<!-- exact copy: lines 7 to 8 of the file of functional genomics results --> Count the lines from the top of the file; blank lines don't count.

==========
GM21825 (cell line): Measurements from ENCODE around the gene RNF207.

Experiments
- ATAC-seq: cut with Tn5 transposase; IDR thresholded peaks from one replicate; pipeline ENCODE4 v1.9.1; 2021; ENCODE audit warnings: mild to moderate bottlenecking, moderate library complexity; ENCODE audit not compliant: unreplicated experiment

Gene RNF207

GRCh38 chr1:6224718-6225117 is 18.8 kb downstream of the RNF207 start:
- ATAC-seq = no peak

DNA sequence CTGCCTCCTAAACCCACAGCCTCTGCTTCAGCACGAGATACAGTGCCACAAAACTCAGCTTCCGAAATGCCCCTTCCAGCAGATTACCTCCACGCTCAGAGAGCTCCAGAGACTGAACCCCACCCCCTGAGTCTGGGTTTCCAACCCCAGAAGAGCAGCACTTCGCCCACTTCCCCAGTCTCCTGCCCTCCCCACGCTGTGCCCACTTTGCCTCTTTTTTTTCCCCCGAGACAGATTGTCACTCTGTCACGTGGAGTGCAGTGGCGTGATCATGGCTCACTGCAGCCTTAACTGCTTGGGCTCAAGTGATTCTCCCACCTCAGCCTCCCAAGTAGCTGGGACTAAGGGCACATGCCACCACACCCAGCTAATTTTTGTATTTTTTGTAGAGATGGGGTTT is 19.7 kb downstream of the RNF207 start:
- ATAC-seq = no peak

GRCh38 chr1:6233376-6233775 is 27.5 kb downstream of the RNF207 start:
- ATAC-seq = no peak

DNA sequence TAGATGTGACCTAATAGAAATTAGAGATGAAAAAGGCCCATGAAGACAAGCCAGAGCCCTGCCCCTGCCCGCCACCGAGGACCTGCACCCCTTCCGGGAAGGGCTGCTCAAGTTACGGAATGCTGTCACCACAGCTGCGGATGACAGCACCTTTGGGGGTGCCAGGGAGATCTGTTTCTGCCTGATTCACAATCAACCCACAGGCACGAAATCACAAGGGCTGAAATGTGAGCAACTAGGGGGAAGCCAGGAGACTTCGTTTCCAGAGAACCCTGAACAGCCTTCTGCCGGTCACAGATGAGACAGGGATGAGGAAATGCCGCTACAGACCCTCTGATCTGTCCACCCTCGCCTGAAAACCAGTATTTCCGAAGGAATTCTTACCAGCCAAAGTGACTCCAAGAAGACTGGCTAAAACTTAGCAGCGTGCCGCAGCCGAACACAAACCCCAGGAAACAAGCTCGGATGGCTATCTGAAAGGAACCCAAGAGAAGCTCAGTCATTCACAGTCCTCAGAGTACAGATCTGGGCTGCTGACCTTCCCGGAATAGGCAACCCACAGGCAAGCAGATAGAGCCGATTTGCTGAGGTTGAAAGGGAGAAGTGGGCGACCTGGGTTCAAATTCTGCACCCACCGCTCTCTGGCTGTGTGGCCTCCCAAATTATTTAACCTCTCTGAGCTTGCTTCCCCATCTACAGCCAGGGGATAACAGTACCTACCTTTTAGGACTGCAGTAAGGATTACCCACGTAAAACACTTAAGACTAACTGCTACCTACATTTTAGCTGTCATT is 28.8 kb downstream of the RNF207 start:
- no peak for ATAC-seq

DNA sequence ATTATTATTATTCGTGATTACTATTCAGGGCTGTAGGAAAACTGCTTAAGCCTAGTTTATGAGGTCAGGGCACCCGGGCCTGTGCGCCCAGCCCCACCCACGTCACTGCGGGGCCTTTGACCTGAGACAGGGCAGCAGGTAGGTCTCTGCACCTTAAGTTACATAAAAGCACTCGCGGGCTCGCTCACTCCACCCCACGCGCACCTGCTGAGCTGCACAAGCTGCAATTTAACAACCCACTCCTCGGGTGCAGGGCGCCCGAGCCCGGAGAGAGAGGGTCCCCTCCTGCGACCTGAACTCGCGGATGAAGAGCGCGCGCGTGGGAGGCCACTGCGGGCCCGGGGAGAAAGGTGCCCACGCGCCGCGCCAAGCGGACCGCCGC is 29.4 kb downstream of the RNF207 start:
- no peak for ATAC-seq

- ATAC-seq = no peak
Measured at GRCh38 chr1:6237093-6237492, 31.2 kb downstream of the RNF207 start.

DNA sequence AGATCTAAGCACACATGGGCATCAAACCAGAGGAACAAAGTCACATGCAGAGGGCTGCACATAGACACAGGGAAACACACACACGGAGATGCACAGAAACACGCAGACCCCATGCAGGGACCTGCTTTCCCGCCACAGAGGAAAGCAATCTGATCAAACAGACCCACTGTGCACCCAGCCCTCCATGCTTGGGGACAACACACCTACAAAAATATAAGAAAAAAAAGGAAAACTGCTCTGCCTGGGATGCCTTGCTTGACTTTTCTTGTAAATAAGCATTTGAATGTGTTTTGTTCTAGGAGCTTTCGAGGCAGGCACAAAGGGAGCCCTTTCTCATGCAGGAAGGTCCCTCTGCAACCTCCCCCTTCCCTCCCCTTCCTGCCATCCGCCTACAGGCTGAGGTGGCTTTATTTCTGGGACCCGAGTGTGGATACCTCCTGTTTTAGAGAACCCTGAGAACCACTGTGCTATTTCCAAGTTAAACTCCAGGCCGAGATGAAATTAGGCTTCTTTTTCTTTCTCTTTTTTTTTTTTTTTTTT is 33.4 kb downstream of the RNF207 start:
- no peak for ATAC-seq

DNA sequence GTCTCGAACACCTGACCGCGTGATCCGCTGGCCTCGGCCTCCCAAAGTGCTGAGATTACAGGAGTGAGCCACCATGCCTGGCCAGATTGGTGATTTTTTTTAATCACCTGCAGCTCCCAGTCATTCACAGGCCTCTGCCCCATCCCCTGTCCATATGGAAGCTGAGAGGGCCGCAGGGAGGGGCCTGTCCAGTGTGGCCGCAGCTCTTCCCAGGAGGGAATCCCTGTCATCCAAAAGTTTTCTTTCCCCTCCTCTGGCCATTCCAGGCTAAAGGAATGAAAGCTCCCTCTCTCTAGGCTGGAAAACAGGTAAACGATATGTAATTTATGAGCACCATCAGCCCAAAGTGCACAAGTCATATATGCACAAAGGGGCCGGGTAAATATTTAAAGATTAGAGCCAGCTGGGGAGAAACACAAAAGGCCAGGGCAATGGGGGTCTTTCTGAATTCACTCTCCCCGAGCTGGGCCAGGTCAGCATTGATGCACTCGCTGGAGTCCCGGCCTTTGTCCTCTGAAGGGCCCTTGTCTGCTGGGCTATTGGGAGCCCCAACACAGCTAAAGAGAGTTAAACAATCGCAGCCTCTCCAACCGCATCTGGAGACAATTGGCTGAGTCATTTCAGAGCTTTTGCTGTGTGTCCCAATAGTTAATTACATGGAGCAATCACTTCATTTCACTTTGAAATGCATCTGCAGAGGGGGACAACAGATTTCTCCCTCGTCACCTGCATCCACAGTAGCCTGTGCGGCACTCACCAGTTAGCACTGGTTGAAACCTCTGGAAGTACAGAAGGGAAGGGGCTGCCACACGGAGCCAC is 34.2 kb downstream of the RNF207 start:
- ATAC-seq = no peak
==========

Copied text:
DNA sequence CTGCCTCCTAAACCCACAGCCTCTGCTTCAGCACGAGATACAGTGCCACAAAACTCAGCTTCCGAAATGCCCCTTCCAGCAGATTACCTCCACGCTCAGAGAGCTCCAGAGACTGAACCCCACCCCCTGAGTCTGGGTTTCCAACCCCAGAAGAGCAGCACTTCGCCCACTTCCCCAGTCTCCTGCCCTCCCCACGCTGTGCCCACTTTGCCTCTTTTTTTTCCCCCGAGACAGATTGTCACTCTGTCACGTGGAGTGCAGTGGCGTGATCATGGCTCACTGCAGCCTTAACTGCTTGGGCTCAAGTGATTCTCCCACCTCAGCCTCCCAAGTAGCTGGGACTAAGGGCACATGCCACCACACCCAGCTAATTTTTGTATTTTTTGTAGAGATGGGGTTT is 19.7 kb downstream of the RNF207 start:
- ATAC-seq = no peak